November 16th, 2010
OR: Alec – How to be an Artist, and why some stories are just too fucking massive not to be told
Another thing I remembered, and I don’t think I ever mentioned it to Alan, but I always felt a certain resentment that Billy the Sink got Big Numbers and blew it while i was stuck drawing Jack the bloody Ripper for ten years (I once described it as a penny dreadful that costs thirty five bucks). I stand by my opinion that Big Numbers was the superior idea and would have been Alan’s masterpiece. Of course it is also true that Sienkiewicz is a world class illustrator and there’s no way I could have done a job that complicated in 1992. I could have taken a crack at it later (post-Birth Caul/Snakes and Ladders), and offered, but Alan wasn’t up for that. I love the ease with which Bill shifts from photographic mode to outright loony tunes. The separated Gathercoles remembering their courtship and early marriage is a masterstroke (pages 19-21). That’s an odd note at the bottom of page 29 where he slips back into his Moon Knight style.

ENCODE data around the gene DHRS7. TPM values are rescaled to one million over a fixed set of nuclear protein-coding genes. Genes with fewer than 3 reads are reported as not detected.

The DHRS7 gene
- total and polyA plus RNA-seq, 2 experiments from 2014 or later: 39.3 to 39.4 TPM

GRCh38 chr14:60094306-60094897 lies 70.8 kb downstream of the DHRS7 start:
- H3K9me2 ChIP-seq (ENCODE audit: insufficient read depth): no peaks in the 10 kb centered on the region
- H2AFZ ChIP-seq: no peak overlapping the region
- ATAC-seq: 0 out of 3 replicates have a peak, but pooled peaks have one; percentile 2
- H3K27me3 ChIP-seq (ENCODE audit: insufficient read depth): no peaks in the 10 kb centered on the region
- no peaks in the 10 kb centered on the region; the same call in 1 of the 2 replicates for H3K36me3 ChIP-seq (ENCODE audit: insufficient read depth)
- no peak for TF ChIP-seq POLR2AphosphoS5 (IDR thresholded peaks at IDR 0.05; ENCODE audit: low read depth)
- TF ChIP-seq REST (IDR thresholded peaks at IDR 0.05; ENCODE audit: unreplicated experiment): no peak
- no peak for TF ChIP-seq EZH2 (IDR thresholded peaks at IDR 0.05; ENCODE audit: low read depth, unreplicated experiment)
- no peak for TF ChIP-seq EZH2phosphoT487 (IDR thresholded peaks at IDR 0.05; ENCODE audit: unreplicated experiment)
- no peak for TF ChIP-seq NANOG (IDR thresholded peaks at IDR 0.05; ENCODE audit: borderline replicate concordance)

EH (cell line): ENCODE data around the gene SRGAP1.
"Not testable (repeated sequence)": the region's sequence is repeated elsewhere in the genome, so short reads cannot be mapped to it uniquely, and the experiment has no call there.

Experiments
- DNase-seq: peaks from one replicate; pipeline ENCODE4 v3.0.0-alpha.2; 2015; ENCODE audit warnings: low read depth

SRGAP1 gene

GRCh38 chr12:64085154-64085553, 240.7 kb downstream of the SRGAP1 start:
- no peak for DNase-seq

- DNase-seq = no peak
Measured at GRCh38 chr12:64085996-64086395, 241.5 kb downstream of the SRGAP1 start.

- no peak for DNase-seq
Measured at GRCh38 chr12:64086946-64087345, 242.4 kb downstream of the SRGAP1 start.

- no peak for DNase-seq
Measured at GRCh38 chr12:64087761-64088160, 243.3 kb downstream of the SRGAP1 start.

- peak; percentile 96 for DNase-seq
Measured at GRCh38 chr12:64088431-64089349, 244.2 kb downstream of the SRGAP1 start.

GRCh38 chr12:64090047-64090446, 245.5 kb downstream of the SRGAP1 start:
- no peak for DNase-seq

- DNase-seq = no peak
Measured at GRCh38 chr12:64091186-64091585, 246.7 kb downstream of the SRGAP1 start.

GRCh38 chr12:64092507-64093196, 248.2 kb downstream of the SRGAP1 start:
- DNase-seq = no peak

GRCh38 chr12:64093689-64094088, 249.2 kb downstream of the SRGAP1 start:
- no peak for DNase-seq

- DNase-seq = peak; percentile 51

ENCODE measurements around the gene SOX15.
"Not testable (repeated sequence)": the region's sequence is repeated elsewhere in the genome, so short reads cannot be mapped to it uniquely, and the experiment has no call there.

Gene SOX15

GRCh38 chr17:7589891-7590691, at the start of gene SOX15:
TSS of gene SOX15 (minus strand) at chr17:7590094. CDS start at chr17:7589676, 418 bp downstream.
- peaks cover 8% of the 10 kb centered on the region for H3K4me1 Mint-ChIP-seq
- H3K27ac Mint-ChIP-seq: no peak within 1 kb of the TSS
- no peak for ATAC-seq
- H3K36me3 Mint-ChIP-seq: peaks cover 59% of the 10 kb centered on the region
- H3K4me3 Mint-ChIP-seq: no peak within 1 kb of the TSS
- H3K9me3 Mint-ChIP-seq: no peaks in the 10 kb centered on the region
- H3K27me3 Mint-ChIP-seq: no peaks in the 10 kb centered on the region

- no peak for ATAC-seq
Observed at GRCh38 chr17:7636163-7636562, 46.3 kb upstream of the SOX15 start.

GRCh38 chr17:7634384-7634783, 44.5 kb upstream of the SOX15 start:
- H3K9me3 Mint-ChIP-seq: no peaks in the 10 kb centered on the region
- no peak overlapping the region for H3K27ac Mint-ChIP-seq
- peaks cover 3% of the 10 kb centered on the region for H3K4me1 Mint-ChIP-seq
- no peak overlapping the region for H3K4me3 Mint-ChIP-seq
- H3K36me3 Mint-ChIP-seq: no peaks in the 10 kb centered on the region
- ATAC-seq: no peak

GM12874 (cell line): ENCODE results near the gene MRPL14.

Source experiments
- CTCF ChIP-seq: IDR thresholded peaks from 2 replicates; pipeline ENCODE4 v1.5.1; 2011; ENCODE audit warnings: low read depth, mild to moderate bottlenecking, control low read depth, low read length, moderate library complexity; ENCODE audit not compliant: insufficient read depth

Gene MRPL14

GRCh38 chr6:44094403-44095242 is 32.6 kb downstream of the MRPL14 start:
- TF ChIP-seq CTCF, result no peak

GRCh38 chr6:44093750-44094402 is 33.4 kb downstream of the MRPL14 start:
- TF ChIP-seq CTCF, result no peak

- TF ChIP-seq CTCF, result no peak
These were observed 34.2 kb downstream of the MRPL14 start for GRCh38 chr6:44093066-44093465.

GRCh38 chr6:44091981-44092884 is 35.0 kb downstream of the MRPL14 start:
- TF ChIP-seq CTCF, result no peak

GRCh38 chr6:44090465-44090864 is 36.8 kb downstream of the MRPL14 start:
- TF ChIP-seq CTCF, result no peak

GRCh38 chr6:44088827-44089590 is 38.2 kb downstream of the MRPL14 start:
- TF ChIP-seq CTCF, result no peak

(Eddie Campbell on Alan Moore and Bill Sinkiewicz’s Big Numbers)
The first time you read Eddie Campbell’s Alec – How to be an Artist, you might find yourself wondering why Campbell spends so much time on the story of how Alan Moore and Bill Sinkiewicz’s proposed masterpiece, Big Numbers, never added up to much in the end.
I mean sure, it’s a good story – the fact that a project so well conceived with so much talent behind it could not come together for more than three issues (only two of which were published!) is just plain baffling. More than that, it’s good gossip!